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GNU Emacs uses an extension of the ASCII character set for keyboard
input. ASCII consists of 128 character codes. Some of these codes are
assigned graphic symbols such as `a' and `='; the rest are control
characters, such as `Control-a' (usually written `C-a' for short).
`C-a' gets its name from the fact that you type it by holding down the
CTRL key and then pressing `a'.
Some control characters have special names, and special keys you can
type them with: for example, RET, TAB, LFD, DEL and ESC. The space
character is usually referred to below as SPC, even though strictly
speaking it is a graphic character whose graphic happens to be blank.
On ASCII terminals, the shift key is meaningless with control
characters: `C-a' and `C-A' are the same character, and Emacs cannot
distinguish them. Under X Windows, these are distinct characters, but
the standard key bindings treat them the same in all contexts.
On ASCII terminals, there are only 32 possible control characters.
These are the control variants of letters and `@\^_'. Under X
Windows, every non-control character has a control variant. For
example, `C-+' and `C-5' are meaningful under X.
Emacs extends the ASCII character code by adding an extra bit to each
character. The additional bit is called Meta. Any character can be
made Meta; examples of Meta characters include `Meta-a' (normally
written `M-a', for short), `M-A' (not the same character as `M-a', but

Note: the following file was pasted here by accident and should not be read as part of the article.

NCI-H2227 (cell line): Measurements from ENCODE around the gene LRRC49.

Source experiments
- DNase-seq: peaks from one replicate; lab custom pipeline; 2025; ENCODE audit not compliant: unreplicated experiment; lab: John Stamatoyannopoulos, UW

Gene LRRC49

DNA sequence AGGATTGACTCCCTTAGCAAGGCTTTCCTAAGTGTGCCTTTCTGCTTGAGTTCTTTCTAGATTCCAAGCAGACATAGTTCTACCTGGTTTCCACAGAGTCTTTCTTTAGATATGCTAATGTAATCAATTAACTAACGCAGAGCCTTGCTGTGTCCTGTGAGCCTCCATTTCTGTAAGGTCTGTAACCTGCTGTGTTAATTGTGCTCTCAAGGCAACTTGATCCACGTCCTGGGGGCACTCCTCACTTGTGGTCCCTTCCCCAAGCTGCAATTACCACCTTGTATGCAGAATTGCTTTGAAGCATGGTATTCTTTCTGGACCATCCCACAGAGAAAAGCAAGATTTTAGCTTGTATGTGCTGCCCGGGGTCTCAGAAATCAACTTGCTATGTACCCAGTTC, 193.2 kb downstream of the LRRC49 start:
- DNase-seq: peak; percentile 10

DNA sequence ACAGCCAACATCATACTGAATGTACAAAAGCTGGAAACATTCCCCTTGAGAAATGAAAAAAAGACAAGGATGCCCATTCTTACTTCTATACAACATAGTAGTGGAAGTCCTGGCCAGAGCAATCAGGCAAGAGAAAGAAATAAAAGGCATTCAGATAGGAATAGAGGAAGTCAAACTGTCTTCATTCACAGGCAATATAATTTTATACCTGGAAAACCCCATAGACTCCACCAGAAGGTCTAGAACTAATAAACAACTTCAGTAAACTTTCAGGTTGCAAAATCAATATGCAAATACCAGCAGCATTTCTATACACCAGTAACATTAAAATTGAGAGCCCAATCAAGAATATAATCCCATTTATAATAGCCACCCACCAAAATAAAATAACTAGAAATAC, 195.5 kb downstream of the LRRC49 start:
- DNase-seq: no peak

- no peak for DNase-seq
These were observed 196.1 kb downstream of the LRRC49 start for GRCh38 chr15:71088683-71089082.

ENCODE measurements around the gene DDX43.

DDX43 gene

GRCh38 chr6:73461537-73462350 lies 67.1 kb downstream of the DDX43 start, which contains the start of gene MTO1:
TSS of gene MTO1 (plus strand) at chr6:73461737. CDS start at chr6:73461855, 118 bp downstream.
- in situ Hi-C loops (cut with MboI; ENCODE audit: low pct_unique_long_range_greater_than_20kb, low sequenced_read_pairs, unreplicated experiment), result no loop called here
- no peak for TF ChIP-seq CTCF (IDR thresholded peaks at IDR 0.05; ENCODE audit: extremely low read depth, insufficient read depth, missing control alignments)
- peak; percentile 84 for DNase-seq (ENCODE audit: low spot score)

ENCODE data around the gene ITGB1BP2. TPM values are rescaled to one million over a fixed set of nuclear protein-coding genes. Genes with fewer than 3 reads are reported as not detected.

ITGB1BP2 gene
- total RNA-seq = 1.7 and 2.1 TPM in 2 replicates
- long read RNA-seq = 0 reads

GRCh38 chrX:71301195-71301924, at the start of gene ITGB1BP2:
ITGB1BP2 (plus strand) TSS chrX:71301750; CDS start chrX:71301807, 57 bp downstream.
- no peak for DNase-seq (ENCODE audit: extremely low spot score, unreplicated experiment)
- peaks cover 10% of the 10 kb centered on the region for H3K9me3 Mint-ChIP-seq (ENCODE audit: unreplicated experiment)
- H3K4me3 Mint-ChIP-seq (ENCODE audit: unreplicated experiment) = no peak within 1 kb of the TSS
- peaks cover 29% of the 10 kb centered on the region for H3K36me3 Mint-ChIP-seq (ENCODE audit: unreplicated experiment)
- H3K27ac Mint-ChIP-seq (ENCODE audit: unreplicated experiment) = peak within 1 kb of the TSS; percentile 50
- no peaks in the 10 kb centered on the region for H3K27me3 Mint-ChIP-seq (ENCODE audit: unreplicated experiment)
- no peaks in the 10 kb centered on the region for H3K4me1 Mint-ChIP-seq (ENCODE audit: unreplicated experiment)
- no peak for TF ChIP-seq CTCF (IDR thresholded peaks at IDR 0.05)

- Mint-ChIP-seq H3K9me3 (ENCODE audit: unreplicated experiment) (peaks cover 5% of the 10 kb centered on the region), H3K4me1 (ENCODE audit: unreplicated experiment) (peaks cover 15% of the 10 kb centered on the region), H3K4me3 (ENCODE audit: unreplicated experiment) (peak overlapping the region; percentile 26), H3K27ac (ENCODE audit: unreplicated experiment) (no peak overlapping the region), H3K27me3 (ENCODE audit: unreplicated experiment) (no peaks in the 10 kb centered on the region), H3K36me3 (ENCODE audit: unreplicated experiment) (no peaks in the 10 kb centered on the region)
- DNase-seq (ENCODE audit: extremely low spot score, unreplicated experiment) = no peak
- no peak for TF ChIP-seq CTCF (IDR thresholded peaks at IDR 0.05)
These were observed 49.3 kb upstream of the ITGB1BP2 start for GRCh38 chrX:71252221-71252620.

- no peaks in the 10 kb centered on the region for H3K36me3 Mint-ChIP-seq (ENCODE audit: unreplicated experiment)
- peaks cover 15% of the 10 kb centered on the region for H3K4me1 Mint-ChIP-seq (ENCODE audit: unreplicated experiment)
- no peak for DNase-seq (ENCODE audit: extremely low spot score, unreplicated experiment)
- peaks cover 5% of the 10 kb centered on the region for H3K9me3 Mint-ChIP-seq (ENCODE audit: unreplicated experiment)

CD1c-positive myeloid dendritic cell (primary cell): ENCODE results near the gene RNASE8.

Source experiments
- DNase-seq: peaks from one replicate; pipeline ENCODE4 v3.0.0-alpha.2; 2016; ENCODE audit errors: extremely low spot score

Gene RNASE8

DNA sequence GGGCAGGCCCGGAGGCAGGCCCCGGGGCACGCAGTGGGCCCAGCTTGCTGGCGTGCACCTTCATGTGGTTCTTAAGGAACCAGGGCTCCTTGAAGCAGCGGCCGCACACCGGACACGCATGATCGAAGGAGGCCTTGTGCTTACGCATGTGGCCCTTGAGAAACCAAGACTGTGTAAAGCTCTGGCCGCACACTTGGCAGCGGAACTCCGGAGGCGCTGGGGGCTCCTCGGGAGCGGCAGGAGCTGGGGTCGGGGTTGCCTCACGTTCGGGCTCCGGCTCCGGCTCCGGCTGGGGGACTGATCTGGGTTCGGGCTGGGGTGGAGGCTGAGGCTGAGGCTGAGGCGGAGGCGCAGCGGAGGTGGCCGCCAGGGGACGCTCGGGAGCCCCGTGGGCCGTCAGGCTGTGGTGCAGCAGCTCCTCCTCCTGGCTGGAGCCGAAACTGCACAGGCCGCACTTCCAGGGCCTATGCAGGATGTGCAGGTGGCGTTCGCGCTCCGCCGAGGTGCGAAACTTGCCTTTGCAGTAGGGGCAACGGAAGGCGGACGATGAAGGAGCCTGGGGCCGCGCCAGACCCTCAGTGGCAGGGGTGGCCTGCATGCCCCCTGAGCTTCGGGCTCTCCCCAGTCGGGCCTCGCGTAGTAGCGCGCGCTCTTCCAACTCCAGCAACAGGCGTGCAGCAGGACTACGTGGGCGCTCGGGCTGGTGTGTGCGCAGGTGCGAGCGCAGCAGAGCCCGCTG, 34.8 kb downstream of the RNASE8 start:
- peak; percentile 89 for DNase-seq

those two characters normally have the same meaning in Emacs), `M-RET',
and `M-C-a'. For traditional reasons, `M-C-a' is usually called
`C-M-a'; logically speaking, the order in which the modifier keys CTRL
and META are mentioned does not matter.
Some terminals have a META key, and allow you to type Meta
characters by holding this key down. Thus, `Meta-a' is typed by
holding down META and pressing `a'. The META key works much like the
SHIFT key. Such a key is not always labeled META, however, as this
function is often a special option for a key with some other primary
If there is no META key, you can still type Meta characters using
two-character sequences starting with ESC. Thus, to enter `M-a', you
could type `ESC a'. To enter `C-M-a', you would type `ESC C-a'. ESC
is allowed on terminals with Meta keys, too, in case you have formed a
habit of using it.
X Windows provides several other modifier keys that can be applied to
any keyboard input character. These are called SUPER, HYPER and ALT.
With them, you can make characters that we denote with `s-', `H-' and
`A-'. Thus, `s-H-C-x' is short for `Super-Hyper-Control-x'. Not all X
terminals actually provide keys for these modifier flags, and the
standard key bindings of Emacs do not include such characters. But you
can assign them meanings of your own by customizing Emacs.
Keyboard input includes keyboard keys that are not characters at all:
for example function keys and arrow keys. Mouse buttons are also
outside the gamut of characters. These inputs do not have numeric
character codes. Instead, Emacs represents them by their names
(actually, Lisp objects called "symbols").
Input characters and non-character inputs are collectively called
ASCII terminals cannot really send anything to the computer except
ASCII characters. These terminals use a sequence of characters to
represent each function key. But that is invisible to the Emacs user,
because the keyboard input routines recognize these special sequences
and converts them to names before any other part of Emacs gets to see
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